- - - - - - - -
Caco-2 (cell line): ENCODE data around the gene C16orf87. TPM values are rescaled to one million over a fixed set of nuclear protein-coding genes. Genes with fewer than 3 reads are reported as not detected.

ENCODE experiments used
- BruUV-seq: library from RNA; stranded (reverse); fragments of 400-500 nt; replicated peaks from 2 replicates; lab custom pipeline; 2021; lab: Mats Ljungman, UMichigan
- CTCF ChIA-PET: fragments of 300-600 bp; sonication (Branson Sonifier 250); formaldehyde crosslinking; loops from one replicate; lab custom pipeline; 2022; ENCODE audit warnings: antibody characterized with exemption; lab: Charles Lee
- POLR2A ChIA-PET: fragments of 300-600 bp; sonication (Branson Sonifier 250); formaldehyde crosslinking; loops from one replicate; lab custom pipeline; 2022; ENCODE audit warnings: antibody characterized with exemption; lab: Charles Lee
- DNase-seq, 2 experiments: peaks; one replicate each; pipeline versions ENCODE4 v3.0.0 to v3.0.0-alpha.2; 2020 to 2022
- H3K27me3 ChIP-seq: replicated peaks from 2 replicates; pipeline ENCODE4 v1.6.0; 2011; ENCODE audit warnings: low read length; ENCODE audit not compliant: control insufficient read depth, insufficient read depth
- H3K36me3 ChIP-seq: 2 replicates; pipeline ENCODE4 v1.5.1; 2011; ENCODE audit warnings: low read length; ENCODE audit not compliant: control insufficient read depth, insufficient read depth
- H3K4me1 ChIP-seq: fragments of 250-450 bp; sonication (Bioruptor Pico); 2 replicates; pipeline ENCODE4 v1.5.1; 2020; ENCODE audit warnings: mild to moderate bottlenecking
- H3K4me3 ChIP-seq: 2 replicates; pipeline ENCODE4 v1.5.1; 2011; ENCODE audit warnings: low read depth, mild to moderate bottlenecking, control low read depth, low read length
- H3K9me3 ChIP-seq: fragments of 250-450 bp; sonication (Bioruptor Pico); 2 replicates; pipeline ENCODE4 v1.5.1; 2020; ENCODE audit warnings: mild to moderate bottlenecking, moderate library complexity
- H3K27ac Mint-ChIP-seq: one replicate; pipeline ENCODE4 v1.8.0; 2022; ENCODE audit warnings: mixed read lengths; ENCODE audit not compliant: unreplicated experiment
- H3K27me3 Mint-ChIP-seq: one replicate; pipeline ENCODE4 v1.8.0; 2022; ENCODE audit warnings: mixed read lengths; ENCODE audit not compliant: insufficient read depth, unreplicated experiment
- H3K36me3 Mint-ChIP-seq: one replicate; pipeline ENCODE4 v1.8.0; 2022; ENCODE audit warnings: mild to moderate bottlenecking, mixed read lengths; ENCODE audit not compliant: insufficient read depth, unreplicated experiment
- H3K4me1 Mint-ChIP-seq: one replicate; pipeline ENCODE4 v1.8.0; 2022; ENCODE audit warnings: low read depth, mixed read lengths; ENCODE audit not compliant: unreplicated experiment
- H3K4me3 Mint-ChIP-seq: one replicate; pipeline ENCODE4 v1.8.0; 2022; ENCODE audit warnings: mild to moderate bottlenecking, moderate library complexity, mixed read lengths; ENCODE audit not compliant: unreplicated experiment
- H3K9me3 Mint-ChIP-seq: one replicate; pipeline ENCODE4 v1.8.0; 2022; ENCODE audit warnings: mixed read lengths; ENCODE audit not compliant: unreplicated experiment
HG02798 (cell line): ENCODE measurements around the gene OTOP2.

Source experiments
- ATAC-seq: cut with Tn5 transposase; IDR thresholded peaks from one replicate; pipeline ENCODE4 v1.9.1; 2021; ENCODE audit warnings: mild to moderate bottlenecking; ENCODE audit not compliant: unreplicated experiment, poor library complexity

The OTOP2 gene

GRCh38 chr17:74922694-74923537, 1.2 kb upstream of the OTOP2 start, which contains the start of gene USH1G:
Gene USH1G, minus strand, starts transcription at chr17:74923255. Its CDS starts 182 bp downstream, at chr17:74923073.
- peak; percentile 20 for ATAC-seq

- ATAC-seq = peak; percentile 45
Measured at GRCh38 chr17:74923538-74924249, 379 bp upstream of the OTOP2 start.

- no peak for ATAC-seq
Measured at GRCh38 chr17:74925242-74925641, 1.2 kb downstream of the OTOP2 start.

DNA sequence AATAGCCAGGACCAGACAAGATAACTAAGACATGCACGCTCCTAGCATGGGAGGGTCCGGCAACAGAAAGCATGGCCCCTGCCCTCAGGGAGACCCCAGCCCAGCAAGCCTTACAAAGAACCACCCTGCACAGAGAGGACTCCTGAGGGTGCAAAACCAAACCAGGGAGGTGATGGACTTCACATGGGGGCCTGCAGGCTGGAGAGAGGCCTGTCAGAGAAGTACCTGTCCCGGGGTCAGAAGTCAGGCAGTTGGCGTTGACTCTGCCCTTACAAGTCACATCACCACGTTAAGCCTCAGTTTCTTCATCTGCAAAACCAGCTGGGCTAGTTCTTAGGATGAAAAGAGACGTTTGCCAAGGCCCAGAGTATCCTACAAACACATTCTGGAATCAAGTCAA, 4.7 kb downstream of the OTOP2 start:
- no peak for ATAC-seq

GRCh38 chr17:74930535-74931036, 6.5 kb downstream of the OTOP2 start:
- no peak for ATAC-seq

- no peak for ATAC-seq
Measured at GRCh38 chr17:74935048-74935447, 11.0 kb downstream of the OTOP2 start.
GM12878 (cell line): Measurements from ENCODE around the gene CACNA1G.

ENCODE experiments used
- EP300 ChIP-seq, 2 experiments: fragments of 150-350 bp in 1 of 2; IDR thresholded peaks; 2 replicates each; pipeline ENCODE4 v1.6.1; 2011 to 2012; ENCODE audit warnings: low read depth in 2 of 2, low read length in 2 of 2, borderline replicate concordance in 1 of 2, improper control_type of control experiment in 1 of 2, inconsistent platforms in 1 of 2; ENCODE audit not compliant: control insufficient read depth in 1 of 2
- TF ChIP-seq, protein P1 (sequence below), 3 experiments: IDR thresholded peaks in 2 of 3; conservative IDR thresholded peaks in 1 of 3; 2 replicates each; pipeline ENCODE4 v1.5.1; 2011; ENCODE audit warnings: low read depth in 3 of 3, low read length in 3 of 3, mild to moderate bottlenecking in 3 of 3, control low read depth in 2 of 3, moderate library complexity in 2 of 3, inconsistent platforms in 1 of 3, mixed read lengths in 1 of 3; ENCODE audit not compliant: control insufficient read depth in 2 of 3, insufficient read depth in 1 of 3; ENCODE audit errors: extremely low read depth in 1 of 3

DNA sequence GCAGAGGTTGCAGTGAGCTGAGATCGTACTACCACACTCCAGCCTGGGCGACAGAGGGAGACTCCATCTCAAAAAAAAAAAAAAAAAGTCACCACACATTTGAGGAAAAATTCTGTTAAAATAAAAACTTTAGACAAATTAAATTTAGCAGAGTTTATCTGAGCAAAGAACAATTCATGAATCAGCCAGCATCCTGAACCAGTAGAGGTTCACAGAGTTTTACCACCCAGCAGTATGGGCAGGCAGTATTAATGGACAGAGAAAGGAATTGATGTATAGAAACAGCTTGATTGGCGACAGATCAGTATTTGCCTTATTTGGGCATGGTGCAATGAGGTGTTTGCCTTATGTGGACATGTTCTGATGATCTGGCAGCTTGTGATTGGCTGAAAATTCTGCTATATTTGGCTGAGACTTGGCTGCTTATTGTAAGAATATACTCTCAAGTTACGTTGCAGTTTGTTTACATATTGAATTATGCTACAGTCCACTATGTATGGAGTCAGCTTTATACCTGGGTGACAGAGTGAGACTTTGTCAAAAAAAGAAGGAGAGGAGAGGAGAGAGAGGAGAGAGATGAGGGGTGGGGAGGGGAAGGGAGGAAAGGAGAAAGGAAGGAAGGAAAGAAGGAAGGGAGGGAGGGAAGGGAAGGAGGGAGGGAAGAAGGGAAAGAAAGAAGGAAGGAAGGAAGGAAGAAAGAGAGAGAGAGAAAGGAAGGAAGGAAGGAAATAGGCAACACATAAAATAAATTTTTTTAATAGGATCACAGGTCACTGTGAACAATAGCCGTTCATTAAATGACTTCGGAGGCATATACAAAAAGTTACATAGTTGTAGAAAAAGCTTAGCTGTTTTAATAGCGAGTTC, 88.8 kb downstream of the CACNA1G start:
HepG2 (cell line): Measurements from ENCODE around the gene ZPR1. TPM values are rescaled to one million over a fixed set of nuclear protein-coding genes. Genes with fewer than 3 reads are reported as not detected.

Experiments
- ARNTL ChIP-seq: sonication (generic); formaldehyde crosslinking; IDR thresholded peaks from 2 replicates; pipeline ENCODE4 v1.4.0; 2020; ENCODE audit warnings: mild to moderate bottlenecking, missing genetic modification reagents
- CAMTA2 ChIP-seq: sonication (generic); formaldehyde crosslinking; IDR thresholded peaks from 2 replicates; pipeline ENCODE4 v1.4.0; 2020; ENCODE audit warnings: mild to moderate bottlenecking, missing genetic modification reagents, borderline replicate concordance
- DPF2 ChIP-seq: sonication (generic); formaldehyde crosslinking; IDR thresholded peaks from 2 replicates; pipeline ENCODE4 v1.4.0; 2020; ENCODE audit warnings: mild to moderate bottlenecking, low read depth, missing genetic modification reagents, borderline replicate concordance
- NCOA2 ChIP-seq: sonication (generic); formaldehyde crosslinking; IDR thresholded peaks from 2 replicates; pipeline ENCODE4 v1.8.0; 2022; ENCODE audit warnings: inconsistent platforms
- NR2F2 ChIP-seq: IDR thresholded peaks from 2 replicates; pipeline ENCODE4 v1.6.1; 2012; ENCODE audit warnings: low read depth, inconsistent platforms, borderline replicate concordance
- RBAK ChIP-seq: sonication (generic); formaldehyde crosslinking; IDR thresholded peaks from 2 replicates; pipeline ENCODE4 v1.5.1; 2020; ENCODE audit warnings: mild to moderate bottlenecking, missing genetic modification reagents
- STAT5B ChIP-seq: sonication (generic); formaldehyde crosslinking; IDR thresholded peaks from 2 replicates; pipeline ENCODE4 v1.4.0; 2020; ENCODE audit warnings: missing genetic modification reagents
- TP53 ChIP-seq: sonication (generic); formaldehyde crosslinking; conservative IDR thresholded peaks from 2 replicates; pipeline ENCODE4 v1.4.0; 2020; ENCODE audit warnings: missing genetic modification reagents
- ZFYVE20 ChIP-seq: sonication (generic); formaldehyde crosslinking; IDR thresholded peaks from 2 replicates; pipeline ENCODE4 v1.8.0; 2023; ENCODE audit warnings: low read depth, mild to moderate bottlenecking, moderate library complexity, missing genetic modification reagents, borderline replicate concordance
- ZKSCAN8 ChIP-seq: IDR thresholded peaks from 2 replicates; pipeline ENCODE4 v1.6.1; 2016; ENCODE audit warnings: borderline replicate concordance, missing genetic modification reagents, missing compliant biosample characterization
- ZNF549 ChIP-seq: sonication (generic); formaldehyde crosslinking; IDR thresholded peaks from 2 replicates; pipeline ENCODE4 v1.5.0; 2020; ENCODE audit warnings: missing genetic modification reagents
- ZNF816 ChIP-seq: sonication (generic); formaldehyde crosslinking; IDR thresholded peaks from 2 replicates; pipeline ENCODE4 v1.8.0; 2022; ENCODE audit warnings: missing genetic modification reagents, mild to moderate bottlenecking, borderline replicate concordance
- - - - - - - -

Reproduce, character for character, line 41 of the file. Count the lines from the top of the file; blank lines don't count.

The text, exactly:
Experiments